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Does Tremor International Ltd's (LON:TRMR) P/E Ratio Signal A Buying Opportunity?

Simply Wall St

The goal of this article is to teach you how to use price to earnings ratios (P/E ratios). We'll look at Tremor International Ltd's (LON:TRMR) P/E ratio and reflect on what it tells us about the company's share price. Tremor International has a P/E ratio of 4.96, based on the last twelve months. That is equivalent to an earnings yield of about 20%.

Check out our latest analysis for Tremor International

How Do You Calculate A P/E Ratio?

The formula for price to earnings is:

Price to Earnings Ratio = Share Price (in reporting currency) ÷ Earnings per Share (EPS)

Or for Tremor International:

P/E of 4.96 = $1.63 (Note: this is the share price in the reporting currency, namely, USD ) ÷ $0.33 (Based on the trailing twelve months to December 2018.)

Is A High Price-to-Earnings Ratio Good?

The higher the P/E ratio, the higher the price tag of a business, relative to its trailing earnings. All else being equal, it's better to pay a low price -- but as Warren Buffett said, 'It's far better to buy a wonderful company at a fair price than a fair company at a wonderful price.'

How Does Tremor International's P/E Ratio Compare To Its Peers?

The P/E ratio indicates whether the market has higher or lower expectations of a company. The image below shows that Tremor International has a lower P/E than the average (21.1) P/E for companies in the media industry.

AIM:TRMR Price Estimation Relative to Market, July 23rd 2019

This suggests that market participants think Tremor International will underperform other companies in its industry. Many investors like to buy stocks when the market is pessimistic about their prospects. It is arguably worth checking if insiders are buying shares, because that might imply they believe the stock is undervalued.

How Growth Rates Impact P/E Ratios

Generally speaking the rate of earnings growth has a profound impact on a company's P/E multiple. That's because companies that grow earnings per share quickly will rapidly increase the 'E' in the equation. That means even if the current P/E is high, it will reduce over time if the share price stays flat. So while a stock may look expensive based on past earnings, it could be cheap based on future earnings.

It's nice to see that Tremor International grew EPS by a stonking 46% in the last year. And earnings per share have improved by 18% annually, over the last five years. I'd therefore be a little surprised if its P/E ratio was not relatively high.

A Limitation: P/E Ratios Ignore Debt and Cash In The Bank

Don't forget that the P/E ratio considers market capitalization. So it won't reflect the advantage of cash, or disadvantage of debt. Theoretically, a business can improve its earnings (and produce a lower P/E in the future) by investing in growth. That means taking on debt (or spending its cash).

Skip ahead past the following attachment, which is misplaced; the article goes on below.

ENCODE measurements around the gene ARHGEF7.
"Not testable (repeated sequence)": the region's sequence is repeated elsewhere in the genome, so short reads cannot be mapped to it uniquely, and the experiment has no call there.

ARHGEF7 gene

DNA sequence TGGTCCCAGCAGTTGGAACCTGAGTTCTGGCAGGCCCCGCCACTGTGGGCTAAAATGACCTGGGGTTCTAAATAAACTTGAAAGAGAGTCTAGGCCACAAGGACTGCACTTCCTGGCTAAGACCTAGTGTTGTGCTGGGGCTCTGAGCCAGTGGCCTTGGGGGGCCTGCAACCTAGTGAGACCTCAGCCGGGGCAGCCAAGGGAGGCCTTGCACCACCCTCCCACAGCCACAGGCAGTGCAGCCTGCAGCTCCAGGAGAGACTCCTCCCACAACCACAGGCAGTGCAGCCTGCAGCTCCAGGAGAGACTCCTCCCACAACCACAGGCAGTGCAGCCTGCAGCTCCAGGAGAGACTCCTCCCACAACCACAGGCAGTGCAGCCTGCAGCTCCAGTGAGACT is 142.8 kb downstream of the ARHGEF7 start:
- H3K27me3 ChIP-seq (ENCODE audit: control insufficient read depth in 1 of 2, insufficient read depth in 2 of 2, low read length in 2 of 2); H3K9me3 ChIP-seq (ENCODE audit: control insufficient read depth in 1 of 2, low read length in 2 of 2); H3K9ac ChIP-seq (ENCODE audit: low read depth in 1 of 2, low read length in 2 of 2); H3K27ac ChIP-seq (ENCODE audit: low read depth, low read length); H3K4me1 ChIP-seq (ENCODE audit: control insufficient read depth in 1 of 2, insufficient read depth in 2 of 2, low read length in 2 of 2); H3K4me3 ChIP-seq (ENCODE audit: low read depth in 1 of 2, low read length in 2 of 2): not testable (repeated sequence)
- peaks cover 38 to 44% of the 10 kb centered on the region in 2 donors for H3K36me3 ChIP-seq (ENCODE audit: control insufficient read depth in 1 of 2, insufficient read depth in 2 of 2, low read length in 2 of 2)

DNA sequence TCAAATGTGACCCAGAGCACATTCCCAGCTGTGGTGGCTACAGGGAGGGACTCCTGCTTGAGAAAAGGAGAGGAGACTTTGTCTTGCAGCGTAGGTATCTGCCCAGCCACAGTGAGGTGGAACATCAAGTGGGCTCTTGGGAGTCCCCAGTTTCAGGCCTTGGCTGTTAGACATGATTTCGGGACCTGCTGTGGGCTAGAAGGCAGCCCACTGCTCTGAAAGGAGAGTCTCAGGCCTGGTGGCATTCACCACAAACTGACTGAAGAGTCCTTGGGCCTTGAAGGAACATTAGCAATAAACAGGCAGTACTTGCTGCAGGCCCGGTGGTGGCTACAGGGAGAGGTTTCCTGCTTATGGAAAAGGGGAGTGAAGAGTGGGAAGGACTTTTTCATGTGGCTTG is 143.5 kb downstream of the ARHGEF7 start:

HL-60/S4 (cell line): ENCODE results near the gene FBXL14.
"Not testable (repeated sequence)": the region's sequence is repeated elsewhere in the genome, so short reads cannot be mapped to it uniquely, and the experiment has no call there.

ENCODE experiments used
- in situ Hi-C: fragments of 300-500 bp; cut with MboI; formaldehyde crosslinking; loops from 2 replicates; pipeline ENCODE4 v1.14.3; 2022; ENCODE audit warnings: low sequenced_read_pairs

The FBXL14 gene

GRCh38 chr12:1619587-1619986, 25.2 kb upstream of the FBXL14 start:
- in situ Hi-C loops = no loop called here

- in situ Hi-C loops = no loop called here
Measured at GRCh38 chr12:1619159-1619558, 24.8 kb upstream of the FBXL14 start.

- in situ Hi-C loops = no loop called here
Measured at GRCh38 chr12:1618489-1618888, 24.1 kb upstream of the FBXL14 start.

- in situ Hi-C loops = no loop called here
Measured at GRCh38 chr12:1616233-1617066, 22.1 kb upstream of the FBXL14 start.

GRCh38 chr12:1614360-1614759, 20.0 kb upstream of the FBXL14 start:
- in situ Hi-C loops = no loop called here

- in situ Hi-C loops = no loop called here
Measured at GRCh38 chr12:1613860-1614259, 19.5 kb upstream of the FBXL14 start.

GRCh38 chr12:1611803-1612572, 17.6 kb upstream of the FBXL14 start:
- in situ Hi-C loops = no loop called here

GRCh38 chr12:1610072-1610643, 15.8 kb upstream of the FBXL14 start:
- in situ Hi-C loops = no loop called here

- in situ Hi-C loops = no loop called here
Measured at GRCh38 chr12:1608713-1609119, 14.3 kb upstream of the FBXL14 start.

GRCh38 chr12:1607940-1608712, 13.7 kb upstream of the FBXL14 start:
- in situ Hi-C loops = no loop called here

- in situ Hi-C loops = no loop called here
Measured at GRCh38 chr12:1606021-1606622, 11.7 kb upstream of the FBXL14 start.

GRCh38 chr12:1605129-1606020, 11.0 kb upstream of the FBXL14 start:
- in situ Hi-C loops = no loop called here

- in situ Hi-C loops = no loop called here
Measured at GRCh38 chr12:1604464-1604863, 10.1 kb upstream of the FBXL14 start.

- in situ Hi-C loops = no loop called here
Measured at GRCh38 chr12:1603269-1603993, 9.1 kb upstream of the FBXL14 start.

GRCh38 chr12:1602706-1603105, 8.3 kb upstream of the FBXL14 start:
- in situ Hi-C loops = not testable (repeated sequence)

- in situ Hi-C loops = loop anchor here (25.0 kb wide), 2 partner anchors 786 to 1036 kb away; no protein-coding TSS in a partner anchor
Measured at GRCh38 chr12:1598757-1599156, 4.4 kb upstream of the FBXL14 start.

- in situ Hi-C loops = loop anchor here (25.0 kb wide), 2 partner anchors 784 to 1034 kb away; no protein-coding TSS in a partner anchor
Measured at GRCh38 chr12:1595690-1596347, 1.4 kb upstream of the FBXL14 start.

Spending on growth might be good or bad a few years later, but the point is that the P/E ratio does not account for the option (or lack thereof).

So What Does Tremor International's Balance Sheet Tell Us?

Tremor International has net cash of US$54m. This is fairly high at 25% of its market capitalization. That might mean balance sheet strength is important to the business, but should also help push the P/E a bit higher than it would otherwise be.

The Bottom Line On Tremor International's P/E Ratio

Tremor International has a P/E of 5. That's below the average in the GB market, which is 16.3. Not only should the net cash position reduce risk, but the recent growth has been impressive. One might conclude that the market is a bit pessimistic, given the low P/E ratio.

Investors should be looking to buy stocks that the market is wrong about. If the reality for a company is not as bad as the P/E ratio indicates, then the share price should increase as the market realizes this. So this free report on the analyst consensus forecasts could help you make a master move on this stock.

Of course, you might find a fantastic investment by looking at a few good candidates. So take a peek at this free list of companies with modest (or no) debt, trading on a P/E below 20.

We aim to bring you long-term focused research analysis driven by fundamental data. Note that our analysis may not factor in the latest price-sensitive company announcements or qualitative material.

If you spot an error that warrants correction, please contact the editor at editorial-team@simplywallst.com. This article by Simply Wall St is general in nature. It does not constitute a recommendation to buy or sell any stock, and does not take account of your objectives, or your financial situation. Simply Wall St has no position in the stocks mentioned. Thank you for reading.